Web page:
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Wednesday, May 13, 2009

"Cash for Clunkers" No Good in Present Form

Cross-posted from Focus the Nation

Democrats in the House Energy and Commerce Committee have been very busy lately. They’ve been busy, that is, making ACES into what may become a completely worthless bill, in an effort to buy the votes of industrial state moderates in Congress.

A particularly painful example of this is the “cash for clunkers” arrangement that will spend as much as $4.5 billion in taxpayer money to subsidize the purchase of marginally more efficient new vehicles for up to one million drivers. This program creates perverse incentives, does not create cost effective emissions reductions, and is in effect a multi-billion dollar redistribution of taxpayer money to car manufacturers and new car buyers. The new cars don’t even have to be fuel efficient by any reasonable standards.

In the most glaringly awful example of this arrangement’s ridiculousness, someone trading in a large light duty truck for one that gets one mile per gallon better fuel economy (YES, ONLY ONE MPG!), is eligible for a $3,500 voucher toward their new vehicle purchase (YES, THAT’S THREE THOUSAND FIVE HUNDRED DOLLARS!).

This is ludicrous.

Even the least unreasonable part of the arrangement, providing a $4,500 voucher to consumers who swap out an old vehicle for one that is 10mpg more efficient, with a minimum efficiency of 22mpg (YES, ONLY 22MPG!), is an absurdly expensive way to reduce emissions and a waste of taxpayer dollars.

What does this mean in practice? I could swap out my Hummer for a Suburban and get $3,500 for it. Or, I could buy an old clunker for $2,000, then “trade it in” for my new car purchase, get a $4,500 voucher, and in effect save $2,500 for buying the same car I could have anyway.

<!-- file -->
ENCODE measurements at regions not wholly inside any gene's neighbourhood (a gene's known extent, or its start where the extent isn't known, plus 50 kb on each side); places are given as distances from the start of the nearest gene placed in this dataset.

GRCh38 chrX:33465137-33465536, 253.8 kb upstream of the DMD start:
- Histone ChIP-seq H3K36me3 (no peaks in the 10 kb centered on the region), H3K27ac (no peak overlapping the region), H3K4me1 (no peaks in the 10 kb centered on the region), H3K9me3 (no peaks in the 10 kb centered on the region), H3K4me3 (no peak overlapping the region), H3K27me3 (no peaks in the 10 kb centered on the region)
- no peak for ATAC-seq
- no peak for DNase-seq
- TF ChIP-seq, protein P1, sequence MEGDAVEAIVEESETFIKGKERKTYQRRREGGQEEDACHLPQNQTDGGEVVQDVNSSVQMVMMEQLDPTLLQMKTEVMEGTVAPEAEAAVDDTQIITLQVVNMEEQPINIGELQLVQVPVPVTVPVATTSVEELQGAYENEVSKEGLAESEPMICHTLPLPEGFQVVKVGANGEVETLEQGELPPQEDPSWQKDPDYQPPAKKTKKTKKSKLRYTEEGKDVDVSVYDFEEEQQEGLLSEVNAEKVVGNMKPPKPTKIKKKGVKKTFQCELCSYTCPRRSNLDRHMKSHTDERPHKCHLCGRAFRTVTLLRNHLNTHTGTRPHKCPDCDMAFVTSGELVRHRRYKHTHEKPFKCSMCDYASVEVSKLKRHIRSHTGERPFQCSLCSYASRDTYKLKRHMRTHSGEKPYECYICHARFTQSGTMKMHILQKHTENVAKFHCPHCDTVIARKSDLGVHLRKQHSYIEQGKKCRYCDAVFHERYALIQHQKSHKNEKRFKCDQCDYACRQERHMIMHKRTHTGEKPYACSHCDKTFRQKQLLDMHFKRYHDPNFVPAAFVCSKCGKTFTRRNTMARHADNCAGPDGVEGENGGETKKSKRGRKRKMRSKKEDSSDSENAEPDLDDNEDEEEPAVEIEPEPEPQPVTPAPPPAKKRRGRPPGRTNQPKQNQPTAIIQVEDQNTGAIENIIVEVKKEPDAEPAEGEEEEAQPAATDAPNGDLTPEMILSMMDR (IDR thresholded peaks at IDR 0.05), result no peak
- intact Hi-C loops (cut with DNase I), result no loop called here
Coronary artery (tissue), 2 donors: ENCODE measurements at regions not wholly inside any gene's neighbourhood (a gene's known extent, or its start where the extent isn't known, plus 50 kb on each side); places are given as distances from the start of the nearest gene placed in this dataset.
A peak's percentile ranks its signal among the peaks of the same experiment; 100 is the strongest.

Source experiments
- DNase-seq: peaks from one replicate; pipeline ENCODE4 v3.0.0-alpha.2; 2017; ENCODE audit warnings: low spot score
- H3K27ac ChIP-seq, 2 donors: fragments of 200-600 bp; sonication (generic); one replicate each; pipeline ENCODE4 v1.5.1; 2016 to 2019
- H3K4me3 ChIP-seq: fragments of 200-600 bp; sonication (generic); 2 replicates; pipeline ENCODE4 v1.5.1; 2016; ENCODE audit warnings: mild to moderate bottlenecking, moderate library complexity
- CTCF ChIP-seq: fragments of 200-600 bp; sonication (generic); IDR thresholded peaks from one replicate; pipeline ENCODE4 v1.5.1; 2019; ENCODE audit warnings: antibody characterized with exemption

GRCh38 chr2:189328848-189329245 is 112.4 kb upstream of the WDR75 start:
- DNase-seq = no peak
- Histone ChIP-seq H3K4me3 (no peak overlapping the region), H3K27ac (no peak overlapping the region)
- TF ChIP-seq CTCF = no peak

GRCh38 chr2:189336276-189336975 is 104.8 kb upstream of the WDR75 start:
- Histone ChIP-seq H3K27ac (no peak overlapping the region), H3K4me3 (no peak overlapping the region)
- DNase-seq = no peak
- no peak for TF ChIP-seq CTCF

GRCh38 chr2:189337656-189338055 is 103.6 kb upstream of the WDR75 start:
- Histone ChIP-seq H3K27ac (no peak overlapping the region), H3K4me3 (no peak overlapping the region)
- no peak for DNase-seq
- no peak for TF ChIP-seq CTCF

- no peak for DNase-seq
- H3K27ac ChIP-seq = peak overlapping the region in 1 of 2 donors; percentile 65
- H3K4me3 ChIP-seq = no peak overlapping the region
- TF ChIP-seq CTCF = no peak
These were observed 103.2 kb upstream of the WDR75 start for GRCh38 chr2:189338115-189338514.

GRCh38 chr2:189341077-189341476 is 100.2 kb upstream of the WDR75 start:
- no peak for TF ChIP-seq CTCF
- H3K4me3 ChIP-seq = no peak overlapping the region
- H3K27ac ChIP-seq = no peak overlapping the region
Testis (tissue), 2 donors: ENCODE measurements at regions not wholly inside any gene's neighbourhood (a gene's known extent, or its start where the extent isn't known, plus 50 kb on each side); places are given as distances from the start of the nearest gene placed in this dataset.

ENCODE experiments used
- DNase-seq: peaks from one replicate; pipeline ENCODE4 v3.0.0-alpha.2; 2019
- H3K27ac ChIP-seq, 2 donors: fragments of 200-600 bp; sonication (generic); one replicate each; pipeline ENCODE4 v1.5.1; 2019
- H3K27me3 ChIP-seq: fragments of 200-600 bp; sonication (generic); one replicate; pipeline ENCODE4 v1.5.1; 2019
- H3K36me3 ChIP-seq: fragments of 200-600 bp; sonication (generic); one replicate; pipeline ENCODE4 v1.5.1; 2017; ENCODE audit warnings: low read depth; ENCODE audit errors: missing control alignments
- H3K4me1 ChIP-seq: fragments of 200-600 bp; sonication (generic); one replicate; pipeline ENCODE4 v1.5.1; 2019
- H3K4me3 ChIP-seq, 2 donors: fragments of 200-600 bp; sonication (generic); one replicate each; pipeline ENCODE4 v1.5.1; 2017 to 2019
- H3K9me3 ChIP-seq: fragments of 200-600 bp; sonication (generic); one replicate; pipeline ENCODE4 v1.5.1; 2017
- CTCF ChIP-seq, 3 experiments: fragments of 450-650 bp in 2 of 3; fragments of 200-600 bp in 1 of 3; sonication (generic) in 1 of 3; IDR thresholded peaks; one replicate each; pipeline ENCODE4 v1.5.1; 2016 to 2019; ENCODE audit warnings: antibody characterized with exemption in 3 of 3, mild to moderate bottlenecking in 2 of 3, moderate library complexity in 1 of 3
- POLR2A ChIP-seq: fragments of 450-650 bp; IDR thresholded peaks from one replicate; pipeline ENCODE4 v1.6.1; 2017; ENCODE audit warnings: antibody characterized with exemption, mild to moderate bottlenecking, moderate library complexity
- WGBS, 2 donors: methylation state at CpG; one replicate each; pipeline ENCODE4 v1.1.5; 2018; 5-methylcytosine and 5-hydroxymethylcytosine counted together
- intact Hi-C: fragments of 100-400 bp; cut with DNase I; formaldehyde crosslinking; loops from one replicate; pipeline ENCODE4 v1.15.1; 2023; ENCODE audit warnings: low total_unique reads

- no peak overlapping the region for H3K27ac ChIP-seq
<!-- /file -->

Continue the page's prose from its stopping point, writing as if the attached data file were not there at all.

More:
To make matters worse, this bill discriminates against two classes of people: low-income people, who generally don’t buy new cars if they drive at all, and people who don’t use cars for transportation. Both of these populations are responsible for much fewer emissions than high-income people and drivers, respectively, and often people fall into both categories. This means this policy would take money out of low-income, low-emitting citizens pockets and put it into the pockets of higher-income people buying new cars, that only have to get a minimum of 22mpg, and the car companies that make these cars.

This is a perverse idea, and unless it translates directly to votes to pass a solid bill that manages carbon emissions, and I assume Mr. Waxman and Mr. Markey think it will, because I consider them smart men and shrewd legislators, it must be eliminated.

Alternatively, it could be done well by offering the incentive only for genuinely efficient vehicles, including provisions to be sure car buyers don’t take advantage of the perverse incentive to acquire a “clunker” just for the voucher, and providing some incentive for people who already choose not to drive.

For the record, my 1994 Toyota Corolla gets about 25mpg city and 35mpg highway, and I usually ride my bike to work.


Juliana Williams said...

Alex, I thought that in order to qualify for the tax credit, individuals must have owned their car for at least a year. While it doesn't eliminate the chance for people to buy junk cars, get the voucher and then buy a better car, it should significantly reduce that possibility right?

Ju said...

while this was suppose to be for consumers, it is not. scams abound, buyers beware. check this :